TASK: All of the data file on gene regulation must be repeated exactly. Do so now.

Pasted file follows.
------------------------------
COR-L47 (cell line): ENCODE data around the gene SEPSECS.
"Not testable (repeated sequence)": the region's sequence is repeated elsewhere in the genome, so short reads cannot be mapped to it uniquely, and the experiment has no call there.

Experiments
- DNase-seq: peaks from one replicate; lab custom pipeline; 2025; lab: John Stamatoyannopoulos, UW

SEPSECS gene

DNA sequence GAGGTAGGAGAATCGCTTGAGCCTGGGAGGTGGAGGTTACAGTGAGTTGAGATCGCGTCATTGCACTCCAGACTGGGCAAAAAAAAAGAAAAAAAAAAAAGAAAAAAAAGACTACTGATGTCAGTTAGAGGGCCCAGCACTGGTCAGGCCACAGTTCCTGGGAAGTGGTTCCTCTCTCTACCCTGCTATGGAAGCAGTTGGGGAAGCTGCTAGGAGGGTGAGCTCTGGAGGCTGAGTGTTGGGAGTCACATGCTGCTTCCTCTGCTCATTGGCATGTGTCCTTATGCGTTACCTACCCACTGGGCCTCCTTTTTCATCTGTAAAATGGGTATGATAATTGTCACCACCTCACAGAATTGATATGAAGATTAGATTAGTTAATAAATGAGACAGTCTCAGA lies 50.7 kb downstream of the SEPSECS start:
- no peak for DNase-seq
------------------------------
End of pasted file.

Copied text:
COR-L47 (cell line): ENCODE data around the gene SEPSECS.
"Not testable (repeated sequence)": the region's sequence is repeated elsewhere in the genome, so short reads cannot be mapped to it uniquely, and the experiment has no call there.

Experiments
- DNase-seq: peaks from one replicate; lab custom pipeline; 2025; lab: John Stamatoyannopoulos, UW

SEPSECS gene

DNA sequence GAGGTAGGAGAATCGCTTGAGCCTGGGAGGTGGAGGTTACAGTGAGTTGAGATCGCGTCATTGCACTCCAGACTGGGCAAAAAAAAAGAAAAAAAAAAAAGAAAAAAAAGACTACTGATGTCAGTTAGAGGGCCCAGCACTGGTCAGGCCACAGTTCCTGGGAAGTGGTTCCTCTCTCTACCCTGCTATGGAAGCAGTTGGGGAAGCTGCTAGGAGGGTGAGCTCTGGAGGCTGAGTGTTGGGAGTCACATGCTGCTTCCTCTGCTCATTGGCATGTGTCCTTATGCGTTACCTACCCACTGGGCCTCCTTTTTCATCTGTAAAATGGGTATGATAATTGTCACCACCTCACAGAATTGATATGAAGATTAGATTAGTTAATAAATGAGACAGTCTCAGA lies 50.7 kb downstream of the SEPSECS start:
- no peak for DNase-seq